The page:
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Sabi Sands Vs Kruger – Which Is Better?


Sabi Sands is a luxury private game reserve with guided drives and 5-star lodges. Kruger is a government-run self-driving adventure. What gets our pick between Sabi Sands vs Kruger for the best South Africa safari experience?

The slow driving along empty roads, the parched shrub-scattered earth hiding elusive animals – even the 4 am starts make us feel like we’re embarking on something exciting. Spotting the Big 5 on a self-drive safari in Kruger National Park is a fantastic experience. Catching a paw up a tree or a rhino butt disappearing into the bushes provides a rush that only a self-drive safari can deliver. It’s both rewarding and energising.

Sabi Sands offers a completely different take on the safari experience. Guided drives are hosted by trained rangers who know the environment and the animals. They take you to the best spots – hand delivering incredible wildlife scenes, giving you information about the animals and spoiling you with champagne for sundowners. After the game drive, you’re whisked back to luxury accommodation for a top-notch dinner and cocktails by the campfire. Days are spent, not driving yourself around, but lazing by the pool as herds of elephants saunter past.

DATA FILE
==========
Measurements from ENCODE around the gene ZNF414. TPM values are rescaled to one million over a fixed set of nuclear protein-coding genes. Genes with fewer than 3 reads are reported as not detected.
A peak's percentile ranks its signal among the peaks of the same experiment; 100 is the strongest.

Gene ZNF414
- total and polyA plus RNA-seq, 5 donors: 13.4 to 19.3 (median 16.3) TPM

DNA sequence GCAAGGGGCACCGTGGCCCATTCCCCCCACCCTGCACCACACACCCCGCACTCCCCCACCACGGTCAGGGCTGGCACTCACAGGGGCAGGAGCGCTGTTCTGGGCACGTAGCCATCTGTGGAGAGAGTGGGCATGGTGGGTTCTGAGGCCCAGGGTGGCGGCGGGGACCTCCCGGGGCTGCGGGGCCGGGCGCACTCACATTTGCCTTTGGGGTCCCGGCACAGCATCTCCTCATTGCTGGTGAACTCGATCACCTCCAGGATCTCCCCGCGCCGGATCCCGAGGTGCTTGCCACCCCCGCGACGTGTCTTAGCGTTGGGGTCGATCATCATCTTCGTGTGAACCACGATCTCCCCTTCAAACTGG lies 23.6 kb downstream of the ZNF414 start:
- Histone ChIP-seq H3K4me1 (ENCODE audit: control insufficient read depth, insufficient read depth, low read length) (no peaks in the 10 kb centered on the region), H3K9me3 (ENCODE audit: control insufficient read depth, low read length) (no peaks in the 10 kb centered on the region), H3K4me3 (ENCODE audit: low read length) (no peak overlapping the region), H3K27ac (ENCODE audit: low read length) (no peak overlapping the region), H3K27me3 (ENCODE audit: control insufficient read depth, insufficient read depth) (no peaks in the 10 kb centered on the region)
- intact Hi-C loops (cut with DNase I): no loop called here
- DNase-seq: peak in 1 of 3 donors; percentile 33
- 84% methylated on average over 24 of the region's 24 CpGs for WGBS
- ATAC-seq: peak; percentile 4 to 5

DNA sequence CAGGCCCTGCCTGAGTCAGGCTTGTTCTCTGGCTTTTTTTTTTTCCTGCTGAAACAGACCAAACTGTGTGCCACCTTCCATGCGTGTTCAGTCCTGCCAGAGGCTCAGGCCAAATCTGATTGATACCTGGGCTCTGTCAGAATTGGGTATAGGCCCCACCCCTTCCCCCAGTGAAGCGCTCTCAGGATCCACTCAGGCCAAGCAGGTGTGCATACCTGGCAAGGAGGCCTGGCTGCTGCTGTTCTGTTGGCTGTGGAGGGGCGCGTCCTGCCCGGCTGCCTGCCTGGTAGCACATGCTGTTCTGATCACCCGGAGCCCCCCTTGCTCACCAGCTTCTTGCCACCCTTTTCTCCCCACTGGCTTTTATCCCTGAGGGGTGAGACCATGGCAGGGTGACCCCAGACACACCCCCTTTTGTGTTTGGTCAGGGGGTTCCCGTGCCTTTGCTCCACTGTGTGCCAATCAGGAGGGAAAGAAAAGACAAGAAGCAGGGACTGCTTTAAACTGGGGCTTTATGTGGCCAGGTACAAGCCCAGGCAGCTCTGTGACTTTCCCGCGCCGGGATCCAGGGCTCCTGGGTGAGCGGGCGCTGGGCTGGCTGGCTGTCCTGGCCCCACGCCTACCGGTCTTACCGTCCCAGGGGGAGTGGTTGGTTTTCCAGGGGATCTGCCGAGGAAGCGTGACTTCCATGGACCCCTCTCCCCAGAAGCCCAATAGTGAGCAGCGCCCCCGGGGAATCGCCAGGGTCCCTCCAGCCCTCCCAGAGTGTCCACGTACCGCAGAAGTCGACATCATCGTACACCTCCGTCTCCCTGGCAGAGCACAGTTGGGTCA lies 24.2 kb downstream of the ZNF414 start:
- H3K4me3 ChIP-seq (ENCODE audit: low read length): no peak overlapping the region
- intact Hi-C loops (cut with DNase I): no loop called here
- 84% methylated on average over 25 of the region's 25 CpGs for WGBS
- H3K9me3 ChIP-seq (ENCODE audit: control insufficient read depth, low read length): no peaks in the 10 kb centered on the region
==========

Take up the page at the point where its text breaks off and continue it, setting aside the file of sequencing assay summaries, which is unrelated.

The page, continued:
So, which is better? The thrill of a self-drive Kruger safari with the added excitement of knowing you’ve spotted something fantastic using your own devices, or the luxury of being driven around by professionals while relaxing in elegant surroundings.

Here’s our breakdown of Sabi Sands vs Kruger.

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sabi vs kruger safari